5 - Your brain can hijack itself with emotions.
Powerful emotions can take over your thinking and your behavior. Your brain is built for survival – sense danger, take action, and think about it later. When you experience intense fear or anger, self-protection kicks in within 20 milliseconds. The problem is that these emotions can generate false or unhealthy thoughts that that remain after the danger has passed, taking root and becoming part of your belief system.
6 - Images can be worth much more than a thousand words.
The images you carry with you hold immeasurable knowledge and beliefs. You may be certain of however you see yourself, others, the world, or the past and future in your mind, and yet these images and views may be entirely unhealthy and false, just like any other thoughts.
7 - You have the ability to make purposeful changes in your brain.
You can learn from mistakes, you can change your mind, change your thoughts, change your habits, and change your life. You can refocus and reimagine the images you carry with you. The thoughts, “I can’t change,” or “This is just the way I am,” are both false and unhealthy. The indisputable fact is that you can make changes. Question the thoughts that pop into your mind or that have been with you for a long time because the thought, "I just know I'm right," can actually be partially or completely wrong. Use self-talk to purposefully tend to your thinking, to consciously brainwash yourself with true and healthy thoughts that you have carefully developed and that you can believe. This may feel unnatural, which just means it’s different from how you're used to thinking. With focused effort and repetition, the new, healthier thoughts will become habitual and will start to feel natural.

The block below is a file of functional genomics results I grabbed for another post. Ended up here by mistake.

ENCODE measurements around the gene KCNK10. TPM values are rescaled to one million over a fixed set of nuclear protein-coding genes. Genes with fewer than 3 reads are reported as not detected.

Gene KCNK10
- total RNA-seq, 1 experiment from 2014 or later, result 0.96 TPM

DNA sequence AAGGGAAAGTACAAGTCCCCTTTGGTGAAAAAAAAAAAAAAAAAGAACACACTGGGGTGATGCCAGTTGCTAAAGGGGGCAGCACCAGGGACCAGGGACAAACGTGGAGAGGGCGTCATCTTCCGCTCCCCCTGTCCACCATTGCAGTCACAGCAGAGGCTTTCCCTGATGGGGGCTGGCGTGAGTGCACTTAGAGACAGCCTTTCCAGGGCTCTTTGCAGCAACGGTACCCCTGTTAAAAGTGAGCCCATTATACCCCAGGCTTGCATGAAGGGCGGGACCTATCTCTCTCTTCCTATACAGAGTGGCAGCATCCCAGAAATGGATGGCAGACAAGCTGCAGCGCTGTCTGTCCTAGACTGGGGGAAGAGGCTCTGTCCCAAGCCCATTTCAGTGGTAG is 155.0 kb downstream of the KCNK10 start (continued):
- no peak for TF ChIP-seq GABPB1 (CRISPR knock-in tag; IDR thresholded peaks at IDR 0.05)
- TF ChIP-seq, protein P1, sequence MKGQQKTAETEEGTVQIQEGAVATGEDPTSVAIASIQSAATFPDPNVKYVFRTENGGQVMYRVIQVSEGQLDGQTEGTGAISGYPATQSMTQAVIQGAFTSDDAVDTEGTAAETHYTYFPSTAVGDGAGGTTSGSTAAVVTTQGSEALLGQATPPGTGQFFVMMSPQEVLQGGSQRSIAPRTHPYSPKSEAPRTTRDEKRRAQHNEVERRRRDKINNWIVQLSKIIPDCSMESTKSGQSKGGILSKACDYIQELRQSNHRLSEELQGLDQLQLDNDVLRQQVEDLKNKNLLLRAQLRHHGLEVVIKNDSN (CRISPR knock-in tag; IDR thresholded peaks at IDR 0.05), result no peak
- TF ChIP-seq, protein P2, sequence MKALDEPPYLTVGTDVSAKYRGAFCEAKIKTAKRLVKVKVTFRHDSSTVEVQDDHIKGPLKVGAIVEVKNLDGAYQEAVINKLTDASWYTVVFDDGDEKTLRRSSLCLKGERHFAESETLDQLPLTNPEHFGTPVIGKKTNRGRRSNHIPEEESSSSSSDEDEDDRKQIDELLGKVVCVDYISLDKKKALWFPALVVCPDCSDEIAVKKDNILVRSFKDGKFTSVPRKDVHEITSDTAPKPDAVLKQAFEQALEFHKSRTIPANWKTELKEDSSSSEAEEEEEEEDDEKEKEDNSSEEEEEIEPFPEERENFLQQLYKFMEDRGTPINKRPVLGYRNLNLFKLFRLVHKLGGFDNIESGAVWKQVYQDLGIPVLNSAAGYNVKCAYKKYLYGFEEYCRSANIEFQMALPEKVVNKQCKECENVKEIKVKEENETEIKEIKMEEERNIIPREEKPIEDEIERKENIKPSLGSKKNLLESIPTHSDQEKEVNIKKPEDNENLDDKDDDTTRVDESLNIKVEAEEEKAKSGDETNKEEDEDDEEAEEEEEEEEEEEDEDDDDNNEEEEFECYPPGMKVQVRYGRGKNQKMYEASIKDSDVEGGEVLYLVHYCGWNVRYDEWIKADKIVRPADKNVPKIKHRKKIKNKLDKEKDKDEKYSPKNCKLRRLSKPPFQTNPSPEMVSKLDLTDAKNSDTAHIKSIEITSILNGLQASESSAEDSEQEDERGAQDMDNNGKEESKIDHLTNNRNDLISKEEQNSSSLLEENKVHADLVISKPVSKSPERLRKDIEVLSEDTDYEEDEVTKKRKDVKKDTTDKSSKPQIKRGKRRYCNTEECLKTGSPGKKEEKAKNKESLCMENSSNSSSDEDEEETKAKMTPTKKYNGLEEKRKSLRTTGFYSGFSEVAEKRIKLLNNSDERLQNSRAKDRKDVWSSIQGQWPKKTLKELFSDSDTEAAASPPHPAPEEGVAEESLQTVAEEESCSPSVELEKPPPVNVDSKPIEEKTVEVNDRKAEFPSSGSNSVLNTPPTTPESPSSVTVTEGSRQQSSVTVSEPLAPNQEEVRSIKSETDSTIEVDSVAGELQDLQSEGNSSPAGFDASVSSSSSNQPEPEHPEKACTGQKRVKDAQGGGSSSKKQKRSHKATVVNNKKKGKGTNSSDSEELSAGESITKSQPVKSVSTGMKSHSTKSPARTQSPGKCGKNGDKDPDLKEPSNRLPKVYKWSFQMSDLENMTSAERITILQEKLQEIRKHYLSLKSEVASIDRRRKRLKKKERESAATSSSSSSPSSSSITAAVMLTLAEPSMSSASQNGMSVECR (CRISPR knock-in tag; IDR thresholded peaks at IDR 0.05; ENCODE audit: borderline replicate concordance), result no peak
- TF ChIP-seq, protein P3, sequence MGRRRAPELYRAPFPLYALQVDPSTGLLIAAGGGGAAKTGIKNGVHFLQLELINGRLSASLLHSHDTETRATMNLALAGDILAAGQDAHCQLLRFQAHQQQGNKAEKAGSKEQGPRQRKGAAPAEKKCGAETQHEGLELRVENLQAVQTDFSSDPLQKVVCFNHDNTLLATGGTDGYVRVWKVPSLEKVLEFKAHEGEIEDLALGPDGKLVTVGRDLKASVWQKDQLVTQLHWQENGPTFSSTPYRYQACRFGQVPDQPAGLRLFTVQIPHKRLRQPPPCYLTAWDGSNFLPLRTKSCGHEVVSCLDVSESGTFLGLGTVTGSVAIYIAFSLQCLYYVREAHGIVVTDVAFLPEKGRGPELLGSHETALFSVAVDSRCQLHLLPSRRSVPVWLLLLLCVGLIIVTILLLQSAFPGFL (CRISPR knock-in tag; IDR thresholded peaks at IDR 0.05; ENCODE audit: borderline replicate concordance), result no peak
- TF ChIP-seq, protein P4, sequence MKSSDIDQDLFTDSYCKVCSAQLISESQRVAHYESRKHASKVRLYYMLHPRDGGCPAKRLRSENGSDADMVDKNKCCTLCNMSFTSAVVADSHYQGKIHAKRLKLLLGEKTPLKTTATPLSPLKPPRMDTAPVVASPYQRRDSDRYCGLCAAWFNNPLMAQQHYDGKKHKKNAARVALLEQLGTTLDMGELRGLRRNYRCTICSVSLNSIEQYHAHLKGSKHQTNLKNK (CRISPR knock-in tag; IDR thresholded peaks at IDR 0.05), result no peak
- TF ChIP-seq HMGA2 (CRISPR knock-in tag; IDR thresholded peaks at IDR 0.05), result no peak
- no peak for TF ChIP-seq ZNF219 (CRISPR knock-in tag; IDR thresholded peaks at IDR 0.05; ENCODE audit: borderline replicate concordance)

8 - These changes are an inside job that only you can do, however there are two forms of therapy that can quickly and effectively help you do this. Cognitive Behavioral Therapy (CBT) can help you identify false and unhealthy thoughts and to develop healthier ways of thinking. Accelerated Resolution Therapy (ART) can help change distressing images and views that you may feel stuck with. When the images are changed, your brain will shift to healthier perspectives of the facts. ART helps you let go of the distressing images, emotions, and body sensations, which you really don't need to hold onto. This can profoundly and quickly improve your quality of life. See more about ART at www.acceleratedresolutiontherapy.com.
Marsha Mandel is a therapist with a private practice in Cornwall, New York. www.mandelcounseling.com